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Four Ways to Make Pokémon GO Safer for Kids

It's not all fun and games when kids' privacy is put at risk with this popular game taking the world by storm.

Common Sense is calling out the maker of the wildly popular app Pokémon GO because the company appears to have traded children's privacy and security concerns for maximum profit. We've got nothing against making a profit, but we have a big concern when it's done at the expense of kids' safety and privacy.

In our letter, we ask that the company take several steps to change the app to ensure greater privacy, security, and safety for minors who use the game, including:

  • being more transparent with parents, so they can make informed and meaningful choices for their kids who want to play the game;
  • proactively protecting the physical safety of children and teens playing the game;
  • ensuring privacy and security in the game from the ground up;
  • and committing to not treat children as business assets who can be bought and sold for advertising and other purposes.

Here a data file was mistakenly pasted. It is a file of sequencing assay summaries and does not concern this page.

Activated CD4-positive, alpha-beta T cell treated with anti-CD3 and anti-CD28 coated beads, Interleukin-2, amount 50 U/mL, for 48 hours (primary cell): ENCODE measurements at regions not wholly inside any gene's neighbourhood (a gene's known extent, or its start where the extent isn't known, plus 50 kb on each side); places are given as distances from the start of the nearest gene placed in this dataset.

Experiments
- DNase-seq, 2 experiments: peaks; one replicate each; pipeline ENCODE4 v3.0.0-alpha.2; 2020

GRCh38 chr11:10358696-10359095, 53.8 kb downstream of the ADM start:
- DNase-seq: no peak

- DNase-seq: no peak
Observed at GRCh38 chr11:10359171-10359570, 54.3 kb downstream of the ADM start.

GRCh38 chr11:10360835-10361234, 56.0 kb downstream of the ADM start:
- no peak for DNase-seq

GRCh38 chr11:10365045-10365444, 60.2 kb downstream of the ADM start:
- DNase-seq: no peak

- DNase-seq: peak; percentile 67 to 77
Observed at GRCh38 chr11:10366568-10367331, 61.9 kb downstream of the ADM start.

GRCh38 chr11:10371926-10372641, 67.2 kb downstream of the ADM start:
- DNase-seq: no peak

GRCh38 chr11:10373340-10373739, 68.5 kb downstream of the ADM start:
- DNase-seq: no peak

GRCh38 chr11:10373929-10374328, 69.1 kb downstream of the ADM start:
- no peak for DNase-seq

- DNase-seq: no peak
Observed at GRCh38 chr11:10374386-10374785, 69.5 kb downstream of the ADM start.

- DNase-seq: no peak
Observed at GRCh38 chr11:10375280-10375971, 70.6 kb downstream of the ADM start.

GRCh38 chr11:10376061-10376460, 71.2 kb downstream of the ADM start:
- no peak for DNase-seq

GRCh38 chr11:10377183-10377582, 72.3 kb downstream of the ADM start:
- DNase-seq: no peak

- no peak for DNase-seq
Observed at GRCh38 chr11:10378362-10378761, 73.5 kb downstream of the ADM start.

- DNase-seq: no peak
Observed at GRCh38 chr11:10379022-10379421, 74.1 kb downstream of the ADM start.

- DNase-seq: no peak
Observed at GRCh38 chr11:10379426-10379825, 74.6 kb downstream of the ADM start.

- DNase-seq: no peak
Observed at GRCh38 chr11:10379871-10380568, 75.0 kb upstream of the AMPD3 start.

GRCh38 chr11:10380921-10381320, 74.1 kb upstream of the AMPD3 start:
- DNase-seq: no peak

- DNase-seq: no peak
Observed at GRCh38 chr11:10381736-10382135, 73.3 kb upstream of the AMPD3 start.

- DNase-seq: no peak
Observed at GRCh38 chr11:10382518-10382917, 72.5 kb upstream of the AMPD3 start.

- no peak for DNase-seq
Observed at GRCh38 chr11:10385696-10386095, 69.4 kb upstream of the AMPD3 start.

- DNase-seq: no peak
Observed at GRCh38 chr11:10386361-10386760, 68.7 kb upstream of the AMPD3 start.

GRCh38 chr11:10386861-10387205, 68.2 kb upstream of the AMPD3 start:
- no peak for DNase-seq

Pokémon GO is arguably already the most popular mobile game in history. It has been downloaded over 20 million times and boasts a daily population of more active users than Twitter. Because many of these users are children, Niantic must pay far greater attention to the impact of Pokémon GO on those children's privacy, security, and safety.

Common Sense Kids Action fights on behalf of all kids, from online privacy to paid family leave. Join our efforts and become a Kids Action advocate today!

Ariel Fox Johnson
Ariel Fox Johnson is Senior Counsel for Global Policy at Common Sense Media, where she advocates for smart practices, policies, and rules to help all kids thrive in today’s wired world. Her work focuses on enhancing family privacy rights, strengthening students' educational privacy, and promoting robust consumer protections in the online world. She frequently advises policymakers, industry, and tech experts, and has helped develop laws on student privacy, consumer privacy, and the Internet of Things. Ariel is a graduate of Harvard College and Law School. Prior to joining Common Sense, Ariel worked on privacy, media, intellectual property, and technology matters at corporate law firms, and provided pro bono assistance to nonprofits and asylum seekers.